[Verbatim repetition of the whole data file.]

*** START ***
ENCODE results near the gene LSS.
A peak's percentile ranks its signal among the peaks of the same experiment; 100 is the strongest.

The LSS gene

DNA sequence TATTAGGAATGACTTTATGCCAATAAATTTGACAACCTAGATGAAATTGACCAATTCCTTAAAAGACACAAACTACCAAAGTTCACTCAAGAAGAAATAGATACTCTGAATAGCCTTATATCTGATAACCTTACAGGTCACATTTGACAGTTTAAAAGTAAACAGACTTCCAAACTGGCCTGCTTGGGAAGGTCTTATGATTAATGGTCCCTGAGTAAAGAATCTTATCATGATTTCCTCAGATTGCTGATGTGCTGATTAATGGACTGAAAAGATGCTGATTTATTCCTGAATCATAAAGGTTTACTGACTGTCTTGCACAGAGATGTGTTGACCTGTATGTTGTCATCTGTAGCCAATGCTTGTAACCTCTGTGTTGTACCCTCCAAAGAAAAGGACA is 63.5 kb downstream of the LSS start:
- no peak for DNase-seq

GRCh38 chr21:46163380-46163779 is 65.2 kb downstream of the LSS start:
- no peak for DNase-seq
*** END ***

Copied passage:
ENCODE results near the gene LSS.
A peak's percentile ranks its signal among the peaks of the same experiment; 100 is the strongest.

The LSS gene

DNA sequence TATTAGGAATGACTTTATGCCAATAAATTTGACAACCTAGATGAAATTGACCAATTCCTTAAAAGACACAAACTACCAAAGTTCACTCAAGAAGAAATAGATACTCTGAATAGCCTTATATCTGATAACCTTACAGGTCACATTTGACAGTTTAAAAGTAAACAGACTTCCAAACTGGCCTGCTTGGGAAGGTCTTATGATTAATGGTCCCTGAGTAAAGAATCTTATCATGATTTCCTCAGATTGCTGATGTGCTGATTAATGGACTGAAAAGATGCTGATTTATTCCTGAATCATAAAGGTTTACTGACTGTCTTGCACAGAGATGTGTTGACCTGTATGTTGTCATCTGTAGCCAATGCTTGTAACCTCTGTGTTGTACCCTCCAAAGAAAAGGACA is 63.5 kb downstream of the LSS start:
- no peak for DNase-seq

GRCh38 chr21:46163380-46163779 is 65.2 kb downstream of the LSS start:
- no peak for DNase-seq